April 24, 2017
Welcome to the Zelda series through the Lens of Truth! This will be the first entry in a series I plan to continue until I have objectively scored every Legend of Zelda game. The rating system is simple, four categories (graphics, sound, story, and gameplay) are rated on a scale of one to ten, the game with the most points out of the total forty wins. I considered creating a ranking such as Two Guys Playing Zelda are known for, but while contemplating how to put it into an article, I remembered my father’s words: “An Irishman neither understands how to make a long story short, nor why anybody would want to.” My medium in mind, I believe an individual entry for every title will also give a chance to expand my thoughts on each, share my experiences with the series, and provide a steady flow of content for several weeks by giving me an easy writing choice when I can’t think of a more interesting topic. Without further ado, The Legend of Zelda through the Lens of Truth.
In 1986, these may have been the greatest graphics gaming had seen. In many games the 8-bit style got muddy and you weren’t always sure what you were looking at, but for this title, each image concisely conveyed what the designers intended. In general, simple sprites depicted items, scenery, monsters, and other enemies enemies, and you were always constantly certain of what they were; dragons looked like dragons, spiders like spiders, etcetera. This may not seem like a big deal, but looking at even the most highly graded games at the time such as the Super Mario Bros. series had these issues. To this day, I am not one hundred percent certain what species the hammer brothers are supposed to be, and let’s not even get started on Birdo. Designs from this game were so clear in fact that many became gaming icons. The Octorok design was among the simplest, but even that was translated into every subsequent Zelda game, and a quarter century later went so far as to inspire the Guardian design in Breath of the Wild. Few choices became stale, even when you were fighting the same enemies in level eight that you had been in level three. With gaming circa 1986 in mind, turning those Darknuts blue didn’t change how cool it was to fight an armored knight or eight.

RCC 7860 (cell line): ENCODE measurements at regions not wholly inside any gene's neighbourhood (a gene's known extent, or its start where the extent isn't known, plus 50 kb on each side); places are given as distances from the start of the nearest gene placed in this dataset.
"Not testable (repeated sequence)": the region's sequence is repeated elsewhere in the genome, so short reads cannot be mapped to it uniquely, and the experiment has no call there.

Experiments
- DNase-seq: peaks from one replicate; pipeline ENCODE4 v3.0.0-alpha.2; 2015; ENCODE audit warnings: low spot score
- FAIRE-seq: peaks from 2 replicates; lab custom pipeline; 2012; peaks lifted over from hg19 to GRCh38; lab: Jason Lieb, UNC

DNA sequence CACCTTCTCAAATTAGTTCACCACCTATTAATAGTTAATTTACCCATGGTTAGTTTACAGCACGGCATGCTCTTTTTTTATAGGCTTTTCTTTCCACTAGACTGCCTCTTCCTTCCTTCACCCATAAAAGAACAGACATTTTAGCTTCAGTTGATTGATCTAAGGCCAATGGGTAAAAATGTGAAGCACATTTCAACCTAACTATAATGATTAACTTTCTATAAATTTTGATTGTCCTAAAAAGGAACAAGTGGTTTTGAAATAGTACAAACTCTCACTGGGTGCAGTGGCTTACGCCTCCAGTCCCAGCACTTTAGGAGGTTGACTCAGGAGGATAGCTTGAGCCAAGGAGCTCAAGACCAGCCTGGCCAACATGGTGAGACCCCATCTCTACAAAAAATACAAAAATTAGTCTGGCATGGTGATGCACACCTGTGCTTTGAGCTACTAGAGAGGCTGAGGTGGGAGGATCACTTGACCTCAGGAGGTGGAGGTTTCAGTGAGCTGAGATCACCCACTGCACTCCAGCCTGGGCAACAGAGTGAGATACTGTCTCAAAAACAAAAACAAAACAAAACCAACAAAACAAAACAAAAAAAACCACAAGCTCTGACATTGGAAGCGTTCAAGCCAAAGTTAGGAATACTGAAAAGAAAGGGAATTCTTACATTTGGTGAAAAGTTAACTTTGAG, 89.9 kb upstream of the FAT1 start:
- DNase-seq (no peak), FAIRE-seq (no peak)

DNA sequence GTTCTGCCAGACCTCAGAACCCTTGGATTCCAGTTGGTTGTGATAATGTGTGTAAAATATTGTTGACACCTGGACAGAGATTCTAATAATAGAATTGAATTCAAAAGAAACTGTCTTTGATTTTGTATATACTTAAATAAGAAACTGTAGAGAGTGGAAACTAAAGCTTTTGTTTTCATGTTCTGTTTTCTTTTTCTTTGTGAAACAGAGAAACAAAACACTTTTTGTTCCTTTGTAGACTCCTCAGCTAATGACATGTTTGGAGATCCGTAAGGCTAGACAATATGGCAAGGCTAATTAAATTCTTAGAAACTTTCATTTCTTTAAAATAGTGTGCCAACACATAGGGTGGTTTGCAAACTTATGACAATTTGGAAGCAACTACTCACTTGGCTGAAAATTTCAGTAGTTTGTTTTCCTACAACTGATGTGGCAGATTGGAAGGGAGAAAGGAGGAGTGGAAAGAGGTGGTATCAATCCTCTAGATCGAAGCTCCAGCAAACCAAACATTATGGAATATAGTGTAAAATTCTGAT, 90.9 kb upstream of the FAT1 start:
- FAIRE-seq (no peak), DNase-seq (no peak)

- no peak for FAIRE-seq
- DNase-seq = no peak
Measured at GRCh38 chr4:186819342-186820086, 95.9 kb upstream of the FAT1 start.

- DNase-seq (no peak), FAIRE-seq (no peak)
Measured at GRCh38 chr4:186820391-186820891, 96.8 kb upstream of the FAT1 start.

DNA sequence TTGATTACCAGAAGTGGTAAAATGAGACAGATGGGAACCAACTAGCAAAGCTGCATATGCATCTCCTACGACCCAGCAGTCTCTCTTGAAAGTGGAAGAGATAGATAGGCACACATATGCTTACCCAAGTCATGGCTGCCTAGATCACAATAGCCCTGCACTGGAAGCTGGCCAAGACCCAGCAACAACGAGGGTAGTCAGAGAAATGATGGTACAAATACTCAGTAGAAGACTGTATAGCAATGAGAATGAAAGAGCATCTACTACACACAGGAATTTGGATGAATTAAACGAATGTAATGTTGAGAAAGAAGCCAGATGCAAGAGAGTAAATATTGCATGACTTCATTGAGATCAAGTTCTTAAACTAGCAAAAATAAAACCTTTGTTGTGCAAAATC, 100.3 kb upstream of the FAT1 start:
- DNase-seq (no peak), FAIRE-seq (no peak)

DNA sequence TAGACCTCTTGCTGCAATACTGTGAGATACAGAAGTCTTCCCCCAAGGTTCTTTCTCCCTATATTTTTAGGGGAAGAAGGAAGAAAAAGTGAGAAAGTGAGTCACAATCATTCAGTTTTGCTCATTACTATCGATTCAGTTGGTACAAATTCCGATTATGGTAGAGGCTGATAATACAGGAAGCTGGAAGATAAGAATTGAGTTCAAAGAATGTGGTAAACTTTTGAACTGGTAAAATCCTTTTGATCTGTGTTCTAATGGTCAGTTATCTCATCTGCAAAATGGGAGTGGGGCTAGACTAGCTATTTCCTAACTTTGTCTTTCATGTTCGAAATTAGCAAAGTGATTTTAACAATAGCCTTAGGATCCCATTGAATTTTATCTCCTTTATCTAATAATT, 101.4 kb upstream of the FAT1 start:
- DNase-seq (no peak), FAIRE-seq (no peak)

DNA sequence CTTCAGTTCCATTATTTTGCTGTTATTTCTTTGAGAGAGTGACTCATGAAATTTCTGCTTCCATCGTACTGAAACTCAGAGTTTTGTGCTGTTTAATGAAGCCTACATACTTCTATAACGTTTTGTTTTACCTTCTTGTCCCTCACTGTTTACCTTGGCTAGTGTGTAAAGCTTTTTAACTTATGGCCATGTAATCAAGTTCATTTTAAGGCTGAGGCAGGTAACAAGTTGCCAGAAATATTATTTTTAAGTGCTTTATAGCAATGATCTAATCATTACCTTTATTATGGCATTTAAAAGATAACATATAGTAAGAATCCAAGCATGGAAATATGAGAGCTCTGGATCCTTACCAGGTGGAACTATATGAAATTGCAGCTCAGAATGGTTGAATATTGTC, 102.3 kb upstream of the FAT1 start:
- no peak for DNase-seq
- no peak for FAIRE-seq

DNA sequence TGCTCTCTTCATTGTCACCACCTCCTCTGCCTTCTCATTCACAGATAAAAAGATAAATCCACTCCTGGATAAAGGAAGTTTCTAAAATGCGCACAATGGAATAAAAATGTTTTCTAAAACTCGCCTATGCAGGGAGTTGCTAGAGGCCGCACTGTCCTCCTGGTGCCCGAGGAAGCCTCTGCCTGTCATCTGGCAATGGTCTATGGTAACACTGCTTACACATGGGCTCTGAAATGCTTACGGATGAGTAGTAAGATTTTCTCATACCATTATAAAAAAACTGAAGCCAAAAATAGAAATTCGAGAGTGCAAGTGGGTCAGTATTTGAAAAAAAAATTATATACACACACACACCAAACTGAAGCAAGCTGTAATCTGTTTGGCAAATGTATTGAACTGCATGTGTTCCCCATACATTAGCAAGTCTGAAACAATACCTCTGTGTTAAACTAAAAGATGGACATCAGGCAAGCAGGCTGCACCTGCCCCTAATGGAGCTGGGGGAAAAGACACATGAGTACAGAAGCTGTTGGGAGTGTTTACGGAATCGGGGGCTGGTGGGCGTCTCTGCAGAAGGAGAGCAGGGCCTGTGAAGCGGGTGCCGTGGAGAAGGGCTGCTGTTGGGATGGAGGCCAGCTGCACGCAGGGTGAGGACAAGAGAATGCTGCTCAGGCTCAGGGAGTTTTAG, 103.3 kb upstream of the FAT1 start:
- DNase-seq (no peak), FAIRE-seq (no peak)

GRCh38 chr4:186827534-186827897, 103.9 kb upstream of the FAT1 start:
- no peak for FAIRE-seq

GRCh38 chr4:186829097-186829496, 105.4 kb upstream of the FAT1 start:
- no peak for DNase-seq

If there is a complaint it deserves graphically, I would point out that every dungeon had the same theme. Cobblestone walls and what I always thought looked like iron doors made for a believable dungeon experience most of the time, but simply changing the color of the tiles gave a worn and wearisome feeling by the end of the game.
The overworld, in contrast, was full of many vibrant locales from the graveyard to rolling hills to forests and plains, which compared to other games at the time was an incredible inclusion of supplementary scenery. Observe Final Fantasy and you’ll see about as many scenic sprites, but outside of that, I can’t think of a NES title that comes close. Graphically, the original Legend of Zelda set the bar for games at the time, and to this day it remains a visual joy to behold. I score eight out of ten.